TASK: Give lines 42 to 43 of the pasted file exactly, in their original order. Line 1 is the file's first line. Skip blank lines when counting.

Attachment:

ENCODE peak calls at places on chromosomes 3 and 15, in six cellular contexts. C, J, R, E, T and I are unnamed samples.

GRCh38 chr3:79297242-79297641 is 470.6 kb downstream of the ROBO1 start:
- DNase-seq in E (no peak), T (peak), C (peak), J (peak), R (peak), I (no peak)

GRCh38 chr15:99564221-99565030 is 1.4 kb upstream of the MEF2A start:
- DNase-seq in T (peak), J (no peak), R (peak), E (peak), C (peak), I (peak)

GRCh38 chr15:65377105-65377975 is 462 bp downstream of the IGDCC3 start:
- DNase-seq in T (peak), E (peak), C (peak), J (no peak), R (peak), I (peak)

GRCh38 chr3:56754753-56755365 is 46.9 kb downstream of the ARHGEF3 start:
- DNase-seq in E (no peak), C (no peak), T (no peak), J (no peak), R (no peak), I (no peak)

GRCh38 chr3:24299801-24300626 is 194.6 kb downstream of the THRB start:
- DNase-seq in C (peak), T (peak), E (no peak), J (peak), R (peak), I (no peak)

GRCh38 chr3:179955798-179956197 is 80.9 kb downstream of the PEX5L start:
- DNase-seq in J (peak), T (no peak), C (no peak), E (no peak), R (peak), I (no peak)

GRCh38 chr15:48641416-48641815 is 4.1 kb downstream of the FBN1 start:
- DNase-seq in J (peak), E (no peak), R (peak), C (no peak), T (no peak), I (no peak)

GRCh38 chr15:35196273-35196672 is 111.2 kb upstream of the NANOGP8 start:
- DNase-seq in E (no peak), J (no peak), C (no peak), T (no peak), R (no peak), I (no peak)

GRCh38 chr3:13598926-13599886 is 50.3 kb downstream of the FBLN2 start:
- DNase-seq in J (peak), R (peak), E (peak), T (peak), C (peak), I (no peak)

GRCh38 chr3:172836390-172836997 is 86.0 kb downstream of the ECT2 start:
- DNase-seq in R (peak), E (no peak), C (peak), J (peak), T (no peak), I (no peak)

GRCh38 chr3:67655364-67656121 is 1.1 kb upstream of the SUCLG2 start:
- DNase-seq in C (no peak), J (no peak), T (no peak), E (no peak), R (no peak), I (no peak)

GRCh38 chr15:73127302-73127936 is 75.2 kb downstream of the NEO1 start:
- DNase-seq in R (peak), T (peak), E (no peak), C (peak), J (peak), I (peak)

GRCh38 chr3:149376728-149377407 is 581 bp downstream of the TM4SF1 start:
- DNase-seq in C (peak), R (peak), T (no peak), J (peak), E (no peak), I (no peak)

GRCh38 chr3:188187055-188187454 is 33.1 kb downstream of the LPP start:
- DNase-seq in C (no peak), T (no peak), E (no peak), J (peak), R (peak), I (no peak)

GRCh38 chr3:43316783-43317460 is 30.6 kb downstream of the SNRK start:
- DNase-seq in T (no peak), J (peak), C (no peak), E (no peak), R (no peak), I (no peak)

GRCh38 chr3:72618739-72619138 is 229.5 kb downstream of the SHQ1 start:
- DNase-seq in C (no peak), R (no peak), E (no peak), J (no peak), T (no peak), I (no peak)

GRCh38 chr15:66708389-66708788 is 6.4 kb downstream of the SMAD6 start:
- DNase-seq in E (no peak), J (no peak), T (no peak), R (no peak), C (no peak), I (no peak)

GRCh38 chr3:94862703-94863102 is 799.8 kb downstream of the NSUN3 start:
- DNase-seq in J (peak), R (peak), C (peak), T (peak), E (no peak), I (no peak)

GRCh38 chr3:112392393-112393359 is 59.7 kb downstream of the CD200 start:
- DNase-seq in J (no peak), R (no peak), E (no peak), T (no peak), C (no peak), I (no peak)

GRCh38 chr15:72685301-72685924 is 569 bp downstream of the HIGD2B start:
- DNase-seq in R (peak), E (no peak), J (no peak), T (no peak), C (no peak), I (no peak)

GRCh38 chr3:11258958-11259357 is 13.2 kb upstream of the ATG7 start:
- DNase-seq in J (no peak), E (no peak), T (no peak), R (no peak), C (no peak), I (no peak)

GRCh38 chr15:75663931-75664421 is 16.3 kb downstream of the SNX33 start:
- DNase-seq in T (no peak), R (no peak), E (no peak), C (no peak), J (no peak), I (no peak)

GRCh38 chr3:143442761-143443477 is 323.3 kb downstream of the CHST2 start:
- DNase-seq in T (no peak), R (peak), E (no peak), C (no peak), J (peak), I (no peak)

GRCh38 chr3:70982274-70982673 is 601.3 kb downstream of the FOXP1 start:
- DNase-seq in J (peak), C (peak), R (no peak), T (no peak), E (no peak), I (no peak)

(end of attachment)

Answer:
GRCh38 chr3:11258958-11259357 is 13.2 kb upstream of the ATG7 start:
- DNase-seq in J (no peak), E (no peak), T (no peak), R (no peak), C (no peak), I (no peak)